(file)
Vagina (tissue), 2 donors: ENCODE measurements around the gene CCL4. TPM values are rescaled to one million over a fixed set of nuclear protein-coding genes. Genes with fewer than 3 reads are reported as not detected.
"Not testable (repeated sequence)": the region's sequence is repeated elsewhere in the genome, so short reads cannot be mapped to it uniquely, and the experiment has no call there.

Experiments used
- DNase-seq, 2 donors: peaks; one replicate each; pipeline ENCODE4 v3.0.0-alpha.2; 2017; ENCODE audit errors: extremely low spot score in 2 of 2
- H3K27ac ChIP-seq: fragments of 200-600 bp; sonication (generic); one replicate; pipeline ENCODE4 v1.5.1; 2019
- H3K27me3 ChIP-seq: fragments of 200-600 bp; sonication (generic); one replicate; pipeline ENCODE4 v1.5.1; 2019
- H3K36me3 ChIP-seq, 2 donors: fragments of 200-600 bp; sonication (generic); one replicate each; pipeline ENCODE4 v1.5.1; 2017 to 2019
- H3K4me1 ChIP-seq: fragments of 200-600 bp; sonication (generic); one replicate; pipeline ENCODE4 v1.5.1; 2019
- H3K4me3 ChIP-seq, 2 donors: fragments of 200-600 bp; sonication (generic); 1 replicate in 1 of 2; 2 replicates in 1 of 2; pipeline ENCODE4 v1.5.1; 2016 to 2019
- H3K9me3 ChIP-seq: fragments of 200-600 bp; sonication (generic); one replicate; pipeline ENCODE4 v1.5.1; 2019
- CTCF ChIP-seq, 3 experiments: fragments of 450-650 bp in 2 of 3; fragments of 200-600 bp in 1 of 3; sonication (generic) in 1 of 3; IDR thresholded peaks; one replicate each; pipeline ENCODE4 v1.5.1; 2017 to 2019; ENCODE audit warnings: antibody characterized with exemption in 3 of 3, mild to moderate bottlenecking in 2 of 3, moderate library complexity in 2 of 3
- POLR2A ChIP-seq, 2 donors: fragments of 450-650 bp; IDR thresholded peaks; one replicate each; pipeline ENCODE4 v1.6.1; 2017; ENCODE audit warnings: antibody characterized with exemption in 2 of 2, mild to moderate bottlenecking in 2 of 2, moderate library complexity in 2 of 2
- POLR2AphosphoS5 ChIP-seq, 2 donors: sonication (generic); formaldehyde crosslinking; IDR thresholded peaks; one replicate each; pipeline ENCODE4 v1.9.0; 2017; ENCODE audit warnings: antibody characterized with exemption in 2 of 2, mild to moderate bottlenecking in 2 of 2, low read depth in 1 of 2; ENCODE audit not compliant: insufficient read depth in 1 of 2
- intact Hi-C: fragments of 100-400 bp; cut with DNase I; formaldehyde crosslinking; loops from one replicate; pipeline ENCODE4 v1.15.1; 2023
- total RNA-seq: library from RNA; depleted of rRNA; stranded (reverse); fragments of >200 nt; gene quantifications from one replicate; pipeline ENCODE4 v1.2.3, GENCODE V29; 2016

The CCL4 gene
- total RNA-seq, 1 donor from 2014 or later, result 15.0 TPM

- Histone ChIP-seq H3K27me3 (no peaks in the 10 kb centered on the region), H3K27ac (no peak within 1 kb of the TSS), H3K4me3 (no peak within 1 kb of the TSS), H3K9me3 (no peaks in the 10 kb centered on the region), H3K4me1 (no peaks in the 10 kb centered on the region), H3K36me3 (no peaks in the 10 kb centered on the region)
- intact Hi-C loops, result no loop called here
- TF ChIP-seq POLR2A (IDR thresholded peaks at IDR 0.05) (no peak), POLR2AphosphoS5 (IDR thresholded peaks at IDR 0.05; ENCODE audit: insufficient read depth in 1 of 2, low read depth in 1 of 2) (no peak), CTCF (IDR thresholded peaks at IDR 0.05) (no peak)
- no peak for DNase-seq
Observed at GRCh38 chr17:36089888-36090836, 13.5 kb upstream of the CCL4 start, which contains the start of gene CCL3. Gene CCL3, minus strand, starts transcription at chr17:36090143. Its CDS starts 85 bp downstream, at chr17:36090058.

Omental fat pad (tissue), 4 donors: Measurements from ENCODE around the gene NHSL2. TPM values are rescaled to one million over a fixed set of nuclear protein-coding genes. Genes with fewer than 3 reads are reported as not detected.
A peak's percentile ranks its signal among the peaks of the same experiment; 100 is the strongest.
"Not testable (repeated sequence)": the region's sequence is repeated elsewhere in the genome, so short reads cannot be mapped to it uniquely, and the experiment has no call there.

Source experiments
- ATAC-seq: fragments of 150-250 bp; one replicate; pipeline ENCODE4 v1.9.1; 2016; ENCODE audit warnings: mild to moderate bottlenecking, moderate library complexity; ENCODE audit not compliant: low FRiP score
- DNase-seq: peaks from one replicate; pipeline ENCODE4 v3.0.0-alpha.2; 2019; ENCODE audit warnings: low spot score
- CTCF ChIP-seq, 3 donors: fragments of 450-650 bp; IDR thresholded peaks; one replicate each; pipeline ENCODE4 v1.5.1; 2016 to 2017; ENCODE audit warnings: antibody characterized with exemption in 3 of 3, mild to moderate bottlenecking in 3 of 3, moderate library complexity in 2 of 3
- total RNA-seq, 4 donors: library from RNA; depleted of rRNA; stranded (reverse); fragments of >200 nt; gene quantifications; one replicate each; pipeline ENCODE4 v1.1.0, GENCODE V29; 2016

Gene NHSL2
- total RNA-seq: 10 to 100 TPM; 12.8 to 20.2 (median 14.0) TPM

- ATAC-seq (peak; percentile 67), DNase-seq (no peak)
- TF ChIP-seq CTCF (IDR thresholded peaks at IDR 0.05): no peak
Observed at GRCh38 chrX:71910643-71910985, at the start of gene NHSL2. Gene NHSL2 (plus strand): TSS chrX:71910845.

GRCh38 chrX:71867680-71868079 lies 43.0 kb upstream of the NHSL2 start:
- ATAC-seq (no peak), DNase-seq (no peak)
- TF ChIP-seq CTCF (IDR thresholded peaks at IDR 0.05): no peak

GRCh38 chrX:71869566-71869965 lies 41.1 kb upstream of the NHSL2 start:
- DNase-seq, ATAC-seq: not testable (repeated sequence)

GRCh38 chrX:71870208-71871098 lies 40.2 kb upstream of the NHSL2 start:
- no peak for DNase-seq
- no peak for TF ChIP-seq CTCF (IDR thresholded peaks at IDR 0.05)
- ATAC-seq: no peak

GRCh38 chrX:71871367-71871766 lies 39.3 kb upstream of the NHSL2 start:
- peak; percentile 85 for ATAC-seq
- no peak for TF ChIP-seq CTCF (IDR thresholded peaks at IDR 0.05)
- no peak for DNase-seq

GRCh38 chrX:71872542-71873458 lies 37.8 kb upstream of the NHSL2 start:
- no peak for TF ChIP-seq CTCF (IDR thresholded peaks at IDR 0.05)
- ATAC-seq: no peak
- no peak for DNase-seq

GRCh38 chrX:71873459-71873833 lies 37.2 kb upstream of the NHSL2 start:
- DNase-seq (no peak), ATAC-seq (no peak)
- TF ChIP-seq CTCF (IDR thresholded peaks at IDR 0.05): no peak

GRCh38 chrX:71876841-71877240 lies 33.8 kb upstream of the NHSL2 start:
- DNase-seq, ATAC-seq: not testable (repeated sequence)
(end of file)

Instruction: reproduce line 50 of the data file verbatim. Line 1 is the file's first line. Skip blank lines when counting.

- no peak for TF ChIP-seq CTCF (IDR thresholded peaks at IDR 0.05)